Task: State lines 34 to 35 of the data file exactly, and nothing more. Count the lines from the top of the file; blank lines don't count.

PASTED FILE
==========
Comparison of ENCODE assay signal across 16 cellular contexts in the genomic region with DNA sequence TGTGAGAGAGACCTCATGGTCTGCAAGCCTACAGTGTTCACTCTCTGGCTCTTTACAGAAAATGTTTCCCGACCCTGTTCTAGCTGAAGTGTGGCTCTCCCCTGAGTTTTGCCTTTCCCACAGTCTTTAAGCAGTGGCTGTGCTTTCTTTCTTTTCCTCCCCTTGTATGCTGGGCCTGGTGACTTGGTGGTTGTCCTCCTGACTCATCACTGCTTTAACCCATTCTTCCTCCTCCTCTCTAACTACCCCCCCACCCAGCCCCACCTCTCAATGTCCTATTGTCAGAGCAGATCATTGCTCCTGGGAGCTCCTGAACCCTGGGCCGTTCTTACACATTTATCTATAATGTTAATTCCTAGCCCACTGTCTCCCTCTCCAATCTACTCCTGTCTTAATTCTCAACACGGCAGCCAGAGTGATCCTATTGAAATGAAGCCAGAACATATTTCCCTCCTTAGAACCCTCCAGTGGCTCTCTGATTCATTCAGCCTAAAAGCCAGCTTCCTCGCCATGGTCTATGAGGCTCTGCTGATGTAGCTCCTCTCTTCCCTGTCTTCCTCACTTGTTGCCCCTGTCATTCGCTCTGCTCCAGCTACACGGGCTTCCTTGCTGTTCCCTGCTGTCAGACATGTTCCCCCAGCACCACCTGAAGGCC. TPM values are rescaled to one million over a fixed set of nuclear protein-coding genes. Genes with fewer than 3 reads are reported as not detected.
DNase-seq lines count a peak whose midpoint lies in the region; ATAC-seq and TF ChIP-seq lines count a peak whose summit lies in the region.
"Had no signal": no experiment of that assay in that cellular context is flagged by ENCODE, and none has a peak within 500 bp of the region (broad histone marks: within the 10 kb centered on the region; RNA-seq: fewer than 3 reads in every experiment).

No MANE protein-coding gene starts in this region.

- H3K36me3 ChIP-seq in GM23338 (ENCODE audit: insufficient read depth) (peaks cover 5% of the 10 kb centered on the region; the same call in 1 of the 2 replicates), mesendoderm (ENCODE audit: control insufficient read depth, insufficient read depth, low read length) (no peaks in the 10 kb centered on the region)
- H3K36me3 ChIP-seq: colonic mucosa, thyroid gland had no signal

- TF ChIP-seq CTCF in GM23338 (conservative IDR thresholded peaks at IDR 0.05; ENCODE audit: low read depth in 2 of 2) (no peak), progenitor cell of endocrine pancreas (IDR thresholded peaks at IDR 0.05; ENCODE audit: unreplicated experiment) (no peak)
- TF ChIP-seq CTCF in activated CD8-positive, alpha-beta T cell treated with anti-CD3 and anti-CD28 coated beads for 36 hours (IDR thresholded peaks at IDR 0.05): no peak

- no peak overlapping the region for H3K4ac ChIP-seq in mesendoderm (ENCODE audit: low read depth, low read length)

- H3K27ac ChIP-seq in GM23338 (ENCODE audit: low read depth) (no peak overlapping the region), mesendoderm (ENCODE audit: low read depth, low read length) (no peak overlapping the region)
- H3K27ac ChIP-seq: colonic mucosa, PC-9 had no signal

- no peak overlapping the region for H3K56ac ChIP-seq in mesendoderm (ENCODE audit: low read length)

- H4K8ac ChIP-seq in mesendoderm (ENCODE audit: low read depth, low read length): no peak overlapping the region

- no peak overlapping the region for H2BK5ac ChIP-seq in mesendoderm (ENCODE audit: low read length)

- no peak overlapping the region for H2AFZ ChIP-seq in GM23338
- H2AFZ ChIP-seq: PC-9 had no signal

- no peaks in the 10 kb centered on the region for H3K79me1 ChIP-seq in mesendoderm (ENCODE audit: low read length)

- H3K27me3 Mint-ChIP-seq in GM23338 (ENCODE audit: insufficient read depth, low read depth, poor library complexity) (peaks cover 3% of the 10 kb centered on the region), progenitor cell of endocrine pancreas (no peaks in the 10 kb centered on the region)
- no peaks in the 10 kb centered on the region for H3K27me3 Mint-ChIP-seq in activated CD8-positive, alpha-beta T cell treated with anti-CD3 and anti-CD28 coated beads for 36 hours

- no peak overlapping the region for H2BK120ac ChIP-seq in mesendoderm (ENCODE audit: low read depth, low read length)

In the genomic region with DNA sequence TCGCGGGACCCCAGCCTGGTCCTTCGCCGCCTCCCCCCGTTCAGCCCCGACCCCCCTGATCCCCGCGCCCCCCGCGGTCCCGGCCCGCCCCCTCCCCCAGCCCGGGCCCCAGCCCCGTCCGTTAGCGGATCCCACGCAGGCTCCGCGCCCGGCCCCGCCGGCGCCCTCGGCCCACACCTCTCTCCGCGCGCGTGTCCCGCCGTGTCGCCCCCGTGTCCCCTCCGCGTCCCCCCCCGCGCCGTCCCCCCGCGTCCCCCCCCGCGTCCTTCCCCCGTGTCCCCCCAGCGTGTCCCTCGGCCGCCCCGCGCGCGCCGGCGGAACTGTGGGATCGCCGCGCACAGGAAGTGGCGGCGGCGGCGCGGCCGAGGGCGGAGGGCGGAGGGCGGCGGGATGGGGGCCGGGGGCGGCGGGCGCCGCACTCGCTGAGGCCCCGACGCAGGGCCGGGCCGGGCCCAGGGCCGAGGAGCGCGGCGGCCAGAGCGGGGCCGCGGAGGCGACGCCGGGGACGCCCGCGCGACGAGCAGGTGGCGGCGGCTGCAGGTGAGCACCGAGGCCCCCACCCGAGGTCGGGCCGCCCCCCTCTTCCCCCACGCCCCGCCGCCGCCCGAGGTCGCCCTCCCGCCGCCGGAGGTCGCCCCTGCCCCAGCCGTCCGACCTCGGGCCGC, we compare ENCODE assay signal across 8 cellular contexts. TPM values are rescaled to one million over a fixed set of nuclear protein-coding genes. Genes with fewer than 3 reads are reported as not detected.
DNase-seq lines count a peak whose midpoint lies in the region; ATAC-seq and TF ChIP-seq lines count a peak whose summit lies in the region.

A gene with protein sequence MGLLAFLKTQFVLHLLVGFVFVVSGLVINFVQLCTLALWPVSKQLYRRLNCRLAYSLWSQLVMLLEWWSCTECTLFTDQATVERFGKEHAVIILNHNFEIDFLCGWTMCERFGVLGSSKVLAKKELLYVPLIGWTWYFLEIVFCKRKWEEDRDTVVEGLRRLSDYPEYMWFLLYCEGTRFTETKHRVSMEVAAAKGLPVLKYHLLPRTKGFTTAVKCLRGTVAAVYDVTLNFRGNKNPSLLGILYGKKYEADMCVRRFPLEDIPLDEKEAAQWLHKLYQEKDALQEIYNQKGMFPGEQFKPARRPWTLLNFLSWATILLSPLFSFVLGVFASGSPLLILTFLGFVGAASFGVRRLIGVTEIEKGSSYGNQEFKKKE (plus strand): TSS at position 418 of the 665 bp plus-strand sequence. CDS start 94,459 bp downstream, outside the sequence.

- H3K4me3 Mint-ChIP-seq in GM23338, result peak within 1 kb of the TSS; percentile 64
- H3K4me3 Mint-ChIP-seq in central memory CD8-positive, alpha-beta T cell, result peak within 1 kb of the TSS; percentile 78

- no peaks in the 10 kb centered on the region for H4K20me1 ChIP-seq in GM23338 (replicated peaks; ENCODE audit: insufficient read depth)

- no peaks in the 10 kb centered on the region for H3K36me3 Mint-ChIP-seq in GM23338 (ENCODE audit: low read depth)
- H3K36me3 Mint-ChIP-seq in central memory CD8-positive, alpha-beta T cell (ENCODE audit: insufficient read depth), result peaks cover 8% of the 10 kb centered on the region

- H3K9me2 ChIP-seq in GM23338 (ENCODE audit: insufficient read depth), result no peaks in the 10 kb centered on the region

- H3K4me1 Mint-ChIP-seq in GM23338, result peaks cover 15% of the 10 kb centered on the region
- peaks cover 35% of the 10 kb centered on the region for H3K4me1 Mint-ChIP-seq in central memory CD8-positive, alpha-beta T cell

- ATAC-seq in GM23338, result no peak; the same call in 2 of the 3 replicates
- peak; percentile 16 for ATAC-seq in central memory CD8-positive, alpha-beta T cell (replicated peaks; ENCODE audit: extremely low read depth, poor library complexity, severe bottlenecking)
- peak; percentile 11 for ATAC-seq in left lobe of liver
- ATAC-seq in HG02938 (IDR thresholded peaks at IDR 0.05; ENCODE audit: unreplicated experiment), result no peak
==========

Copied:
- peak; percentile 11 for ATAC-seq in left lobe of liver
- ATAC-seq in HG02938 (IDR thresholded peaks at IDR 0.05; ENCODE audit: unreplicated experiment), result no peak